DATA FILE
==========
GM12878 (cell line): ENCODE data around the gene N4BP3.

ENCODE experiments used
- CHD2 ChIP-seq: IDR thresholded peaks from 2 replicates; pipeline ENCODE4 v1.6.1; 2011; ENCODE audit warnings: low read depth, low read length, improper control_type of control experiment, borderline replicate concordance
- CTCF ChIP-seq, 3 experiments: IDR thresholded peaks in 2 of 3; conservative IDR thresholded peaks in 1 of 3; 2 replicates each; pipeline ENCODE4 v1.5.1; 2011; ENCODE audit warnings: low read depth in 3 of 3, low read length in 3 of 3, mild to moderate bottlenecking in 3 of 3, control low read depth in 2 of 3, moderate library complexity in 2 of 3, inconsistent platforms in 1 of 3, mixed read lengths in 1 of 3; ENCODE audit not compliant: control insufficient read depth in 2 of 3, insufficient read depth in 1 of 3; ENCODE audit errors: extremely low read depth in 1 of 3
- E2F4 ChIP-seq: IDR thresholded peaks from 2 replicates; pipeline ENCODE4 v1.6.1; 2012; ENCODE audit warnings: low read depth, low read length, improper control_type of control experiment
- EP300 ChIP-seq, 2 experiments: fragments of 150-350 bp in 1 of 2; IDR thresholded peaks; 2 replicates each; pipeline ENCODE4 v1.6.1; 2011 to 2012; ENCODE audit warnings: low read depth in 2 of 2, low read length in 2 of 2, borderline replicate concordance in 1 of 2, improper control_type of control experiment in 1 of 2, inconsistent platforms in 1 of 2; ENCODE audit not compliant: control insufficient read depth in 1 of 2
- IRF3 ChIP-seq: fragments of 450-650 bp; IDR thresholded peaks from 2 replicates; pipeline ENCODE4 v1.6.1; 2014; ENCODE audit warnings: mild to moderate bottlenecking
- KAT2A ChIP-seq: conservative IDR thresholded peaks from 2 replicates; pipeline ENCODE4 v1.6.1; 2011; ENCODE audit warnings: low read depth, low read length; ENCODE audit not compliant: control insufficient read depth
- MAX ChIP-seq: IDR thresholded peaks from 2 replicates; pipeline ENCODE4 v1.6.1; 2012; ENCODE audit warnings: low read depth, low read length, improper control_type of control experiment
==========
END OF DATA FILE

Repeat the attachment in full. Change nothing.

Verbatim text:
GM12878 (cell line): ENCODE data around the gene N4BP3.

ENCODE experiments used
- CHD2 ChIP-seq: IDR thresholded peaks from 2 replicates; pipeline ENCODE4 v1.6.1; 2011; ENCODE audit warnings: low read depth, low read length, improper control_type of control experiment, borderline replicate concordance
- CTCF ChIP-seq, 3 experiments: IDR thresholded peaks in 2 of 3; conservative IDR thresholded peaks in 1 of 3; 2 replicates each; pipeline ENCODE4 v1.5.1; 2011; ENCODE audit warnings: low read depth in 3 of 3, low read length in 3 of 3, mild to moderate bottlenecking in 3 of 3, control low read depth in 2 of 3, moderate library complexity in 2 of 3, inconsistent platforms in 1 of 3, mixed read lengths in 1 of 3; ENCODE audit not compliant: control insufficient read depth in 2 of 3, insufficient read depth in 1 of 3; ENCODE audit errors: extremely low read depth in 1 of 3
- E2F4 ChIP-seq: IDR thresholded peaks from 2 replicates; pipeline ENCODE4 v1.6.1; 2012; ENCODE audit warnings: low read depth, low read length, improper control_type of control experiment
- EP300 ChIP-seq, 2 experiments: fragments of 150-350 bp in 1 of 2; IDR thresholded peaks; 2 replicates each; pipeline ENCODE4 v1.6.1; 2011 to 2012; ENCODE audit warnings: low read depth in 2 of 2, low read length in 2 of 2, borderline replicate concordance in 1 of 2, improper control_type of control experiment in 1 of 2, inconsistent platforms in 1 of 2; ENCODE audit not compliant: control insufficient read depth in 1 of 2
- IRF3 ChIP-seq: fragments of 450-650 bp; IDR thresholded peaks from 2 replicates; pipeline ENCODE4 v1.6.1; 2014; ENCODE audit warnings: mild to moderate bottlenecking
- KAT2A ChIP-seq: conservative IDR thresholded peaks from 2 replicates; pipeline ENCODE4 v1.6.1; 2011; ENCODE audit warnings: low read depth, low read length; ENCODE audit not compliant: control insufficient read depth
- MAX ChIP-seq: IDR thresholded peaks from 2 replicates; pipeline ENCODE4 v1.6.1; 2012; ENCODE audit warnings: low read depth, low read length, improper control_type of control experiment